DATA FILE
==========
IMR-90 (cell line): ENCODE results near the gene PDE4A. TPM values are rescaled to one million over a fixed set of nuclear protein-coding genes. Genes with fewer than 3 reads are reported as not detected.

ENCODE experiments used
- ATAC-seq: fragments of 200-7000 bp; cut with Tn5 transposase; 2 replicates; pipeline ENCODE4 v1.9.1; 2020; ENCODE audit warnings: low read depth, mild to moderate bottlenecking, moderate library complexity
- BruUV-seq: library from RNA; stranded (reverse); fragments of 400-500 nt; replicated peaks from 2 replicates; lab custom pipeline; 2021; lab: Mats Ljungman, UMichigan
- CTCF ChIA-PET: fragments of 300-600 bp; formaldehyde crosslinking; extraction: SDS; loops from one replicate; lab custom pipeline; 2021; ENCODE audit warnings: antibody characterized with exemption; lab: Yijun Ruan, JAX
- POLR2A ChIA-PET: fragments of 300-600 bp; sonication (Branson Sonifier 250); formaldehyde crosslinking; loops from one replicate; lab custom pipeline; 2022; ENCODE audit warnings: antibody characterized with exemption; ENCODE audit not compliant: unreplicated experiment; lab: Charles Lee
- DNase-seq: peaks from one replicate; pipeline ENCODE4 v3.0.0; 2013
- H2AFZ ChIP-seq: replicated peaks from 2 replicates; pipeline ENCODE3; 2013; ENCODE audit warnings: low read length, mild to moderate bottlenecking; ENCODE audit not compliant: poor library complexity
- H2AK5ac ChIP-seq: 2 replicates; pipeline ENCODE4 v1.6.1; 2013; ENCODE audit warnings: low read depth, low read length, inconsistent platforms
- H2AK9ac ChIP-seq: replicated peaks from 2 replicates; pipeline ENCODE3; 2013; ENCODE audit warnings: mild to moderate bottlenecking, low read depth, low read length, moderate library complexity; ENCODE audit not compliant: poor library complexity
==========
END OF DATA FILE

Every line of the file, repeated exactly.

IMR-90 (cell line): ENCODE results near the gene PDE4A. TPM values are rescaled to one million over a fixed set of nuclear protein-coding genes. Genes with fewer than 3 reads are reported as not detected.

ENCODE experiments used
- ATAC-seq: fragments of 200-7000 bp; cut with Tn5 transposase; 2 replicates; pipeline ENCODE4 v1.9.1; 2020; ENCODE audit warnings: low read depth, mild to moderate bottlenecking, moderate library complexity
- BruUV-seq: library from RNA; stranded (reverse); fragments of 400-500 nt; replicated peaks from 2 replicates; lab custom pipeline; 2021; lab: Mats Ljungman, UMichigan
- CTCF ChIA-PET: fragments of 300-600 bp; formaldehyde crosslinking; extraction: SDS; loops from one replicate; lab custom pipeline; 2021; ENCODE audit warnings: antibody characterized with exemption; lab: Yijun Ruan, JAX
- POLR2A ChIA-PET: fragments of 300-600 bp; sonication (Branson Sonifier 250); formaldehyde crosslinking; loops from one replicate; lab custom pipeline; 2022; ENCODE audit warnings: antibody characterized with exemption; ENCODE audit not compliant: unreplicated experiment; lab: Charles Lee
- DNase-seq: peaks from one replicate; pipeline ENCODE4 v3.0.0; 2013
- H2AFZ ChIP-seq: replicated peaks from 2 replicates; pipeline ENCODE3; 2013; ENCODE audit warnings: low read length, mild to moderate bottlenecking; ENCODE audit not compliant: poor library complexity
- H2AK5ac ChIP-seq: 2 replicates; pipeline ENCODE4 v1.6.1; 2013; ENCODE audit warnings: low read depth, low read length, inconsistent platforms
- H2AK9ac ChIP-seq: replicated peaks from 2 replicates; pipeline ENCODE3; 2013; ENCODE audit warnings: mild to moderate bottlenecking, low read depth, low read length, moderate library complexity; ENCODE audit not compliant: poor library complexity